• Invest in capacity building and leadership development that help organizations grow impact. Many grantmakers support nonprofit capacity building and leadership development, but often they do not provide the kind of help that nonprofits require—such as the ability of individuals and organizations to collaborate and build relationships. Funders can help build collaborative capacities by making connections for grantees; giving grantees the time, space, and special resources to carry out collective action; and providing general operating support as well as dedicated leadership development grants so they can help their staffs and boards develop the skills they need.
  • Consider supporting movements as well as organizations. Throughout history, social movements have been important in advancing opportunity, well-being, and justice for all people. Today many grantmakers are shifting from solely supporting individual organizations and programs to supporting the multiple organizations and intersecting networks that constitute movements. This can be important and meaningful work, but it requires grantmakers to be patient and take the long view. The eight funders that compose the Civil Marriage Collaborative, a pooled fund tackling marriage equality, had the fortitude and patience to fight for the long term. It took 15 years of public education and community organizing to shift public perception of gay marriage in the United States. Today a majority of Americans support same-sex marriage. The collaborative has been providing funds since 2004 and gave $1.62 million in grants in 2013 to the groups on the front lines of that effort. (In November 2013 GEO hosted a conference exploring grantmakers’ support of movements. For more information on the conference, visit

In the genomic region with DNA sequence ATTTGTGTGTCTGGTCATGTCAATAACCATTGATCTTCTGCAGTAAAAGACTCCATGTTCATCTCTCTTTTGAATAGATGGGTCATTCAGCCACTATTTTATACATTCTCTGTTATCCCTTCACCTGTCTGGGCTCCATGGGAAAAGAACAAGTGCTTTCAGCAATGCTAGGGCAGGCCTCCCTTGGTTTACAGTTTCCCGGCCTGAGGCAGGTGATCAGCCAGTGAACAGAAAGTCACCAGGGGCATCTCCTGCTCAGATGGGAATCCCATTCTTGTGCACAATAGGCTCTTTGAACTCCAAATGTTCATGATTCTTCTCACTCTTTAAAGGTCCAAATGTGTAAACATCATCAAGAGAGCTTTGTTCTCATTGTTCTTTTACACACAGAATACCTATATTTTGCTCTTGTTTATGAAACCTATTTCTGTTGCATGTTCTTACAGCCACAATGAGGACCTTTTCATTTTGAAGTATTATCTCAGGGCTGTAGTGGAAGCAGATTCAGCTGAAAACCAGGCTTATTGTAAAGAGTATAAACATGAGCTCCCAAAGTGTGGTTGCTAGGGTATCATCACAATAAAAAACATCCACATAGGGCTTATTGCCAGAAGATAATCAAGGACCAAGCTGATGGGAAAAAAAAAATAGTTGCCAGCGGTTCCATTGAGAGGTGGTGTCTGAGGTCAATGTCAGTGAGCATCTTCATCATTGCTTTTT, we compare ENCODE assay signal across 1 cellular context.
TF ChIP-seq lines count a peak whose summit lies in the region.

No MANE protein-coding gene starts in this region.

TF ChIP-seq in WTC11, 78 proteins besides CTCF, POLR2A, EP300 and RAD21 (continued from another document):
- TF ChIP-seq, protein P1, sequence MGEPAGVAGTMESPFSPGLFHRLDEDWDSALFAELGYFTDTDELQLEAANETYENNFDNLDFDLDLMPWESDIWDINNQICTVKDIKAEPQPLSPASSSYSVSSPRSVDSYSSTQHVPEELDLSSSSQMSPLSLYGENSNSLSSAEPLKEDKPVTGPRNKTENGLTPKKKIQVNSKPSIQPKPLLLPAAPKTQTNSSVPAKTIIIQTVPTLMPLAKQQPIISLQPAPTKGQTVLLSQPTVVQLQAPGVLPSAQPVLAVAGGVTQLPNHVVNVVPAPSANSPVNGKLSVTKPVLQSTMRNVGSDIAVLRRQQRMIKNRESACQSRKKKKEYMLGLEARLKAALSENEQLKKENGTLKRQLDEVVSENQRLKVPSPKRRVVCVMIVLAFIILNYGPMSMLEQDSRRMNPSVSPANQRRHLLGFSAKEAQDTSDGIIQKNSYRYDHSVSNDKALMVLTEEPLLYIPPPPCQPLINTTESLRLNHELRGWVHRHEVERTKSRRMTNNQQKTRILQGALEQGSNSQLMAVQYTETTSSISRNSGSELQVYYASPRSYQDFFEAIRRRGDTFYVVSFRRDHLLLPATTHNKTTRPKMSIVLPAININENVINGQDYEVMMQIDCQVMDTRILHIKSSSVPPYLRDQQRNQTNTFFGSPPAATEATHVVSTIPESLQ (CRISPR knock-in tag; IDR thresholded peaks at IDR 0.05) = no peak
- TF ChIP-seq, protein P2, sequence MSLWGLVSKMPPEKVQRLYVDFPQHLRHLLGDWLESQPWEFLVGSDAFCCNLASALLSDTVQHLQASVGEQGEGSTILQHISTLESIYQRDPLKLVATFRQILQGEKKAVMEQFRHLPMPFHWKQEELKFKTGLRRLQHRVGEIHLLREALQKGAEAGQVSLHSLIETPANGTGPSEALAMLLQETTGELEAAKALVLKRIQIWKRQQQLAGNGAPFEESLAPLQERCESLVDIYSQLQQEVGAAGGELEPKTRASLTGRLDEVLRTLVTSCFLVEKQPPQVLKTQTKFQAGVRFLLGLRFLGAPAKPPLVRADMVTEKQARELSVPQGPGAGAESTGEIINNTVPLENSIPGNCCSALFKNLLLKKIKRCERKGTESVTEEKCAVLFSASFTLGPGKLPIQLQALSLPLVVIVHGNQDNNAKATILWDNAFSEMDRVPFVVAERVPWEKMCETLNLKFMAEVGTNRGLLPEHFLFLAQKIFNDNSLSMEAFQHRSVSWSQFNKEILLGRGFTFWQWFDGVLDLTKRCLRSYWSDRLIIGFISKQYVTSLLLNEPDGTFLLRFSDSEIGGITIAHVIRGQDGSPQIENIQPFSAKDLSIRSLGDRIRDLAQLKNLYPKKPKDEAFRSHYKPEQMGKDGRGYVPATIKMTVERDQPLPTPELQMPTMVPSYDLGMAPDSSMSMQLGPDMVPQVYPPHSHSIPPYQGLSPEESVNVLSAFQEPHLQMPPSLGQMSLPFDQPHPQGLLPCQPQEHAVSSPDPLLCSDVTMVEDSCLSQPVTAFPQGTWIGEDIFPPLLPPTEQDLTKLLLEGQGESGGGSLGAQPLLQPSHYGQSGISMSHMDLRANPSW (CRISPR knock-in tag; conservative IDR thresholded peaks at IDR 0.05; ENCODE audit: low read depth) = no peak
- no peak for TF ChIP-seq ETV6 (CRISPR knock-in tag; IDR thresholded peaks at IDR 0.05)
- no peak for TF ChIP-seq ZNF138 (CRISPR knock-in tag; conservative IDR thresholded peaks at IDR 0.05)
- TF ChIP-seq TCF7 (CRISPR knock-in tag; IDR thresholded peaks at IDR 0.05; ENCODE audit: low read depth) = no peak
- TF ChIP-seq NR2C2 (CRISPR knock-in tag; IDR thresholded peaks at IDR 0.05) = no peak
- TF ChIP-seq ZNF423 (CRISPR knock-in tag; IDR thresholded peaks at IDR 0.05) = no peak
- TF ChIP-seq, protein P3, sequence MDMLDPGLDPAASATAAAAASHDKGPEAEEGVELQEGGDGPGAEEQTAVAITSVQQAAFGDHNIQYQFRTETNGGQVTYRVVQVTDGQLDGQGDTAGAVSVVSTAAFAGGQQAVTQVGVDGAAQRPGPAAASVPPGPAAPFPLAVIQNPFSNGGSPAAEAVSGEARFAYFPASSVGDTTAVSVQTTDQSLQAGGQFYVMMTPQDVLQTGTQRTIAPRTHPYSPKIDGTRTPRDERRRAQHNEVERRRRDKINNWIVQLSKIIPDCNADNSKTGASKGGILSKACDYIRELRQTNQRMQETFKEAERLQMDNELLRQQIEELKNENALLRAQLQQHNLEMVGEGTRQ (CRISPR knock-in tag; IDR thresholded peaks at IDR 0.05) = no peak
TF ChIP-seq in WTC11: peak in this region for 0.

Looking Forward

Grantmakers and their grantees cannot be expected to take on the challenge of scaling up social solutions on their own. As always, government action will be an important driver of future progress. The Obama Administration launched the Social Innovation Fund (SIF) in 2009 as an experiment in public-philanthropic partnership to support the best community-based solutions. (See “From Innovation to Results.”) Other experiments under way in the federal government will yield more insights about the potential for collaborative action between governments, community organizations, and private grantmakers.